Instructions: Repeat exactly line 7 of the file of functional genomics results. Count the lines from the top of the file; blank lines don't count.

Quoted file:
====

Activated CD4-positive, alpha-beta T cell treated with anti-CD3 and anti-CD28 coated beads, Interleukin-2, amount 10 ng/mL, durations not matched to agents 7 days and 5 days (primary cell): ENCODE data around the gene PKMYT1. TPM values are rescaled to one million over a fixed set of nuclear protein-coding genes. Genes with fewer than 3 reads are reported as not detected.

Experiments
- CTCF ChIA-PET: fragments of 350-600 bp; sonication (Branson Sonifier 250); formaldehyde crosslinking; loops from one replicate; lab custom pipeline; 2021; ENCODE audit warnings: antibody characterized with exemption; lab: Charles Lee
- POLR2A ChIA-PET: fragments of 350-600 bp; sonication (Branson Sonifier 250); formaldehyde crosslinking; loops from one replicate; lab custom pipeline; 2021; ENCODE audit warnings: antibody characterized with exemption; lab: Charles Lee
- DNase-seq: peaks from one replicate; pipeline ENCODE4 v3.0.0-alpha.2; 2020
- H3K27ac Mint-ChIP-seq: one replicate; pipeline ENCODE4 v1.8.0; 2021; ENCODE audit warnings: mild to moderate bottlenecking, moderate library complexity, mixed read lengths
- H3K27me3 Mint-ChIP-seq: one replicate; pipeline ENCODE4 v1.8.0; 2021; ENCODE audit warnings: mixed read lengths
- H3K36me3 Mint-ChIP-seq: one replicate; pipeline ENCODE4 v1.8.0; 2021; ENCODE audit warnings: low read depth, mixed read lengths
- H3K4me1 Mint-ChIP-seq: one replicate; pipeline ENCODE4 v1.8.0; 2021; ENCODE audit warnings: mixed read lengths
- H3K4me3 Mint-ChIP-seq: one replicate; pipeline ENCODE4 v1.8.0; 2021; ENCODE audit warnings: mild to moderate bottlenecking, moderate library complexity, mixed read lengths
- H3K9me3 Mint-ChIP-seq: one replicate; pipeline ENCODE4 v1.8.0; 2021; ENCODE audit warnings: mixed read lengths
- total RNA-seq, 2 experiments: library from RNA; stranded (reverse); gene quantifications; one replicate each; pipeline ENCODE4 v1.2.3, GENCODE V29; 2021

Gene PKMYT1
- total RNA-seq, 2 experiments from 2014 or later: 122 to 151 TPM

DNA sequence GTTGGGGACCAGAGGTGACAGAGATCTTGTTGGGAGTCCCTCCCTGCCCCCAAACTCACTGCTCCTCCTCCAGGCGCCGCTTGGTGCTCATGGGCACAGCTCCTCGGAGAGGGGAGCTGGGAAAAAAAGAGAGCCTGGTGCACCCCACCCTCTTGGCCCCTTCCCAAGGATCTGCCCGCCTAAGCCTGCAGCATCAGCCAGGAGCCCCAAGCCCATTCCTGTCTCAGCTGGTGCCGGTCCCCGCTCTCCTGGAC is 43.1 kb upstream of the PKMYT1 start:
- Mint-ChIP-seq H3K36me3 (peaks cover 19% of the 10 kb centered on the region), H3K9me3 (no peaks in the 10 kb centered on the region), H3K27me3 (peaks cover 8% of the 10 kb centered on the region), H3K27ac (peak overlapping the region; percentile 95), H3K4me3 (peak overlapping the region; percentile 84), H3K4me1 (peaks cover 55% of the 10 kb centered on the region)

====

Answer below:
- H3K27me3 Mint-ChIP-seq: one replicate; pipeline ENCODE4 v1.8.0; 2021; ENCODE audit warnings: mixed read lengths